Tarleton Gillespie is a principal researcher at Microsoft Research New England, part of the Social Media Collective research group. He is an affiliated associate professor at Cornell University, in the Department of Communication and the Department of Information Science. He cofounded the blog Culture Digitally.
He is the author of "Wired Shut: Copyright and the Shape of Digital Culture" (MIT, 2007), the co-editor of Media Technologies: Essays on Communication, Materiality, and Society (MIT, 2014); his newest book is "Custodians of the Internet: Platforms, Content Moderation, and the Hidden Decisions that Shape Social Media" (Yale, 2018).
Talk: "Custodians of the Internet: Platforms, Content Moderation, and the Hidden Decisions that Shape Social Media"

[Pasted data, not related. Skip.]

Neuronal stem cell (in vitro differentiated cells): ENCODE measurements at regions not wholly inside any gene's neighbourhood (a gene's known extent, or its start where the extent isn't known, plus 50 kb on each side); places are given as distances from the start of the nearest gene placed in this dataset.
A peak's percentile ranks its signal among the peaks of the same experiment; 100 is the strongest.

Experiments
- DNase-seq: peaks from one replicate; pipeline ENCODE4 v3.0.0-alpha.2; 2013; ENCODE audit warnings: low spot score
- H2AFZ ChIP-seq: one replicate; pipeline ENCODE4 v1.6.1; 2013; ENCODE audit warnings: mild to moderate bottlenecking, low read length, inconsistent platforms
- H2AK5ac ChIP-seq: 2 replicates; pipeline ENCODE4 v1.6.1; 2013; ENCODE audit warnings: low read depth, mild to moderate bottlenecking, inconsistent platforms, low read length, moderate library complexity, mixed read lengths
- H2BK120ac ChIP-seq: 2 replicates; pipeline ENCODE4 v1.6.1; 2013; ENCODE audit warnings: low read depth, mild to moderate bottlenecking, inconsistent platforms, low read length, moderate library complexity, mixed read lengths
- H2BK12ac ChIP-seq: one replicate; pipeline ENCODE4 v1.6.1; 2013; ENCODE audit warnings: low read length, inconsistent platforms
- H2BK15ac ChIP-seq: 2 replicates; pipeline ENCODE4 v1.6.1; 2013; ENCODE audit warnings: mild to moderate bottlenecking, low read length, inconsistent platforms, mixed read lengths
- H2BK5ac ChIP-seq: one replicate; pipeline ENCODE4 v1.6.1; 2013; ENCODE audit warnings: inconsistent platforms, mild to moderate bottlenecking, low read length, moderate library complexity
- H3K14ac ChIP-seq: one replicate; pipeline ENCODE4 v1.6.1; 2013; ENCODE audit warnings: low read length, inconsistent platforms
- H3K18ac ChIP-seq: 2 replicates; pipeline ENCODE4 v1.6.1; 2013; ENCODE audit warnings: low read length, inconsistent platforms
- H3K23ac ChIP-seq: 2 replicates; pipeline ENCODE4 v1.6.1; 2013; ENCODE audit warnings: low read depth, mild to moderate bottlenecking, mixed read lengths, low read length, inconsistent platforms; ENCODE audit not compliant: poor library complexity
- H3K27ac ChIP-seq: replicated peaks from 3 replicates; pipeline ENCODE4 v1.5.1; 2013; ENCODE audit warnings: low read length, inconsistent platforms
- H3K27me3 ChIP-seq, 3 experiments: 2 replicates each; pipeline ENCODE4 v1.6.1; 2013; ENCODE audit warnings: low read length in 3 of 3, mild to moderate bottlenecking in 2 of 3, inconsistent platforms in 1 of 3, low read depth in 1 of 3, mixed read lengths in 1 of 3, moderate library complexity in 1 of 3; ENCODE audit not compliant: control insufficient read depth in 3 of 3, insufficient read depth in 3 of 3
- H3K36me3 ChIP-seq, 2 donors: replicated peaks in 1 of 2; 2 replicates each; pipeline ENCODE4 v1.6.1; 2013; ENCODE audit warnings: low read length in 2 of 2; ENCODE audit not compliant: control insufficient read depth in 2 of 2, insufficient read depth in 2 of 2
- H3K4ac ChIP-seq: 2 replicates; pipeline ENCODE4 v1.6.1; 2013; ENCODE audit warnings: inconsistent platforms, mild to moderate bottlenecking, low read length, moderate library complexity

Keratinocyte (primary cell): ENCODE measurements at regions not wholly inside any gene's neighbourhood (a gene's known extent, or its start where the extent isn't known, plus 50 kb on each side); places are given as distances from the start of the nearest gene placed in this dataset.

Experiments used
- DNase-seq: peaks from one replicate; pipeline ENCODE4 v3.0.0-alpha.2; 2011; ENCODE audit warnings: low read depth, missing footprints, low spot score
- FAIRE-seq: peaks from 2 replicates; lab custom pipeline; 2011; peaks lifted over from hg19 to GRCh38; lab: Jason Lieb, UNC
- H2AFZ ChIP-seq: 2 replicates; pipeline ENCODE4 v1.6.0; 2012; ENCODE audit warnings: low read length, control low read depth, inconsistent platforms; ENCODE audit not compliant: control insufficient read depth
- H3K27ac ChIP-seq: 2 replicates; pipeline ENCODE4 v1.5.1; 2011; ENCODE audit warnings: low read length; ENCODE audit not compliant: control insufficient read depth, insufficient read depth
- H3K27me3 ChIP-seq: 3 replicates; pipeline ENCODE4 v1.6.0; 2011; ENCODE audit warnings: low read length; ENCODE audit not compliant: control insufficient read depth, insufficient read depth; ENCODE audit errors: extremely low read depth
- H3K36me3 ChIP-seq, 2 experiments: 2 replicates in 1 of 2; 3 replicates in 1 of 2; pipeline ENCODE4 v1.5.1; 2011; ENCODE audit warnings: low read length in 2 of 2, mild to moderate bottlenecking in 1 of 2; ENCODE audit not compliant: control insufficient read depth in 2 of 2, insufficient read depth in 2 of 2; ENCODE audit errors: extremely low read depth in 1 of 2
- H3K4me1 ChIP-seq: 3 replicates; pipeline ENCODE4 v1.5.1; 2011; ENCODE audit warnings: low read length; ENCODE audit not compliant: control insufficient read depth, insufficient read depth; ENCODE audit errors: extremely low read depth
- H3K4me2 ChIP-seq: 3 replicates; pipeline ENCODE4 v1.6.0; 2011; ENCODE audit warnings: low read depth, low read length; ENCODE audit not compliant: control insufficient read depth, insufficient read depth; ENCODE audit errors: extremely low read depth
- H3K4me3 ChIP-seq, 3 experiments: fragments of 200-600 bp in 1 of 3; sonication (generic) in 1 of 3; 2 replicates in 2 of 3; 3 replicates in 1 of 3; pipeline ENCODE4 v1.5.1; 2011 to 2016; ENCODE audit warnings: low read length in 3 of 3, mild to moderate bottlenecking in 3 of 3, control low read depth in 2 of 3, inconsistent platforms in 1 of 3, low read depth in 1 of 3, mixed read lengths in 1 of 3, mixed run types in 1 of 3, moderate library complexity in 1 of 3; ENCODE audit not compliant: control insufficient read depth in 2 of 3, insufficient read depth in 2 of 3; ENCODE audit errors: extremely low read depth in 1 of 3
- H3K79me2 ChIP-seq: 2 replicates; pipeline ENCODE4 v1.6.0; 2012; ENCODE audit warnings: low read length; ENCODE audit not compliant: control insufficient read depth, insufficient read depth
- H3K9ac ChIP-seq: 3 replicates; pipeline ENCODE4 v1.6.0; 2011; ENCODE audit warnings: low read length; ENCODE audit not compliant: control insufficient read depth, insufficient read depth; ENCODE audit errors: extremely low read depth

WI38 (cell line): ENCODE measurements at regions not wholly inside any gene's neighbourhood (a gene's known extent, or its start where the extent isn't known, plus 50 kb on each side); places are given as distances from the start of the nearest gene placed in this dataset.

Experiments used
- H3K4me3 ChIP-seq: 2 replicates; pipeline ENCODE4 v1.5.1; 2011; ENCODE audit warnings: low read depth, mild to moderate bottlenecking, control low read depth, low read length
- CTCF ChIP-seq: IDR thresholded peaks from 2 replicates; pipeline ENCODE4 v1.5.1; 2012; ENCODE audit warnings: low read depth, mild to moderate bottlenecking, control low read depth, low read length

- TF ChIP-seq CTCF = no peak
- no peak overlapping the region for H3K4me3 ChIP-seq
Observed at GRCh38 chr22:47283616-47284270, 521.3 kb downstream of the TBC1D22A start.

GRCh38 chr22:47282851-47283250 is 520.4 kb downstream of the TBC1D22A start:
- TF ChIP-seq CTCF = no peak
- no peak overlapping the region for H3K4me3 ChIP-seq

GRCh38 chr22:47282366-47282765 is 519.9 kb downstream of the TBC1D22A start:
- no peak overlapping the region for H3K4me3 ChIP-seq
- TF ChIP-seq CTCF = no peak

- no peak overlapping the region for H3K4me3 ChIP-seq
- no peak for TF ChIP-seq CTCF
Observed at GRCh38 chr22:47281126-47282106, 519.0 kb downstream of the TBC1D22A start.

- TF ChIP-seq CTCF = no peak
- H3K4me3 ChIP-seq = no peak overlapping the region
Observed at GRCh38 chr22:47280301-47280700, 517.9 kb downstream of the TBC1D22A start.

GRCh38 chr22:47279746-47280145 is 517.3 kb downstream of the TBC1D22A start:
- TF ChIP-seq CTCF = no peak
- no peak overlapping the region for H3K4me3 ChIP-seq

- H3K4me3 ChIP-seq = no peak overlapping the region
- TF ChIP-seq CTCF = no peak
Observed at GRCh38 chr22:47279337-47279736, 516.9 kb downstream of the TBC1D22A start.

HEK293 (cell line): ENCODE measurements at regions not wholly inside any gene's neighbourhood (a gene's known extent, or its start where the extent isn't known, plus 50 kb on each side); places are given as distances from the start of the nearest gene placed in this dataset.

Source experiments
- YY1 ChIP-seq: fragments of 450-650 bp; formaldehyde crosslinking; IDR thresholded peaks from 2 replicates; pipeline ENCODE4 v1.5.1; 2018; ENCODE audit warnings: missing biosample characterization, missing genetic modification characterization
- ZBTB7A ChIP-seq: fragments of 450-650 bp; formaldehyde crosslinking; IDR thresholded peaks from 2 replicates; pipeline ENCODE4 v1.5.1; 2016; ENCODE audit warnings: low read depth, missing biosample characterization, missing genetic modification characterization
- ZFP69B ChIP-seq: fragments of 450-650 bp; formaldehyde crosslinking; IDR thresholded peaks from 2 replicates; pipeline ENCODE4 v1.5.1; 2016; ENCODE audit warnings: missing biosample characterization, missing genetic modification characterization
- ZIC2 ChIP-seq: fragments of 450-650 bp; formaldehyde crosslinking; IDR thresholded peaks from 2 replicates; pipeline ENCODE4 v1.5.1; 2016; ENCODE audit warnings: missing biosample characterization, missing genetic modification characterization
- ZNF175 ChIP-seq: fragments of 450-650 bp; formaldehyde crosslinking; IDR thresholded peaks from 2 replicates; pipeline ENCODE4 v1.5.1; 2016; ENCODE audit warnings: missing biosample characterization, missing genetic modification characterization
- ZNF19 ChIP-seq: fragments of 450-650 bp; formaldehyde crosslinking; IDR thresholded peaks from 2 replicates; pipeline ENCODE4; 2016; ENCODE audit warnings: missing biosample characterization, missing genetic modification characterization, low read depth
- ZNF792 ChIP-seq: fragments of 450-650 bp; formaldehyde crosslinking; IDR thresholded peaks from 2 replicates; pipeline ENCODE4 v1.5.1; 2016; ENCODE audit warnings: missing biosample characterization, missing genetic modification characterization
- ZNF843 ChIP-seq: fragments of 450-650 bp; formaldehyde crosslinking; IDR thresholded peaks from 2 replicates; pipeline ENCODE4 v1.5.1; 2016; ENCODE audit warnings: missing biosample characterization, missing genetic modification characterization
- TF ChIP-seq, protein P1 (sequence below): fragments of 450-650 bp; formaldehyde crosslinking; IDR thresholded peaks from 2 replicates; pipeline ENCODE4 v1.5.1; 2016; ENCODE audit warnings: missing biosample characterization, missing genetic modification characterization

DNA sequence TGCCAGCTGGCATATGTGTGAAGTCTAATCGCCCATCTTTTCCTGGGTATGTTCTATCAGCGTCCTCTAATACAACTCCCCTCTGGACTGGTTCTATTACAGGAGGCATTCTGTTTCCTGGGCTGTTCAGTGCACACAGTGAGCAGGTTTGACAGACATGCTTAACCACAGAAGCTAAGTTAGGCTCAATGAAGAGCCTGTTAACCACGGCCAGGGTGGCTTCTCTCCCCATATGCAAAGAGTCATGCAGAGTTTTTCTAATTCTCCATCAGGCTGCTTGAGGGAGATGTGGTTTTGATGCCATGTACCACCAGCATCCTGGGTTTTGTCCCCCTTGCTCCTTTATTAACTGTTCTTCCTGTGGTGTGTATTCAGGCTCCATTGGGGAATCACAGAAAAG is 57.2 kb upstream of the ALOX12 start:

Abstract: Most social media users want their chosen platforms free from harassment and porn. But they also want to see the content they choose to see. This means platforms face an irreconcilable contradiction: while platforms promise an open space for participation and community, every one of them imposes rules of some kind. In the early days of social media, content moderation was hidden away, even disavowed. But the illusion of the open platform has, in recent years, begun to crumble. Today, content moderation has never been more important, or more controversial. In Custodians of the Internet, Tarleton Gillespie investigates how social media platforms police what we post online, and the societal impact of these decisions. The book argues that we need to flip the way we think about moderation—content moderation is not ancillary to what platforms do, it is essential, definitional, constitutional. This insight should change how we understand what platforms are.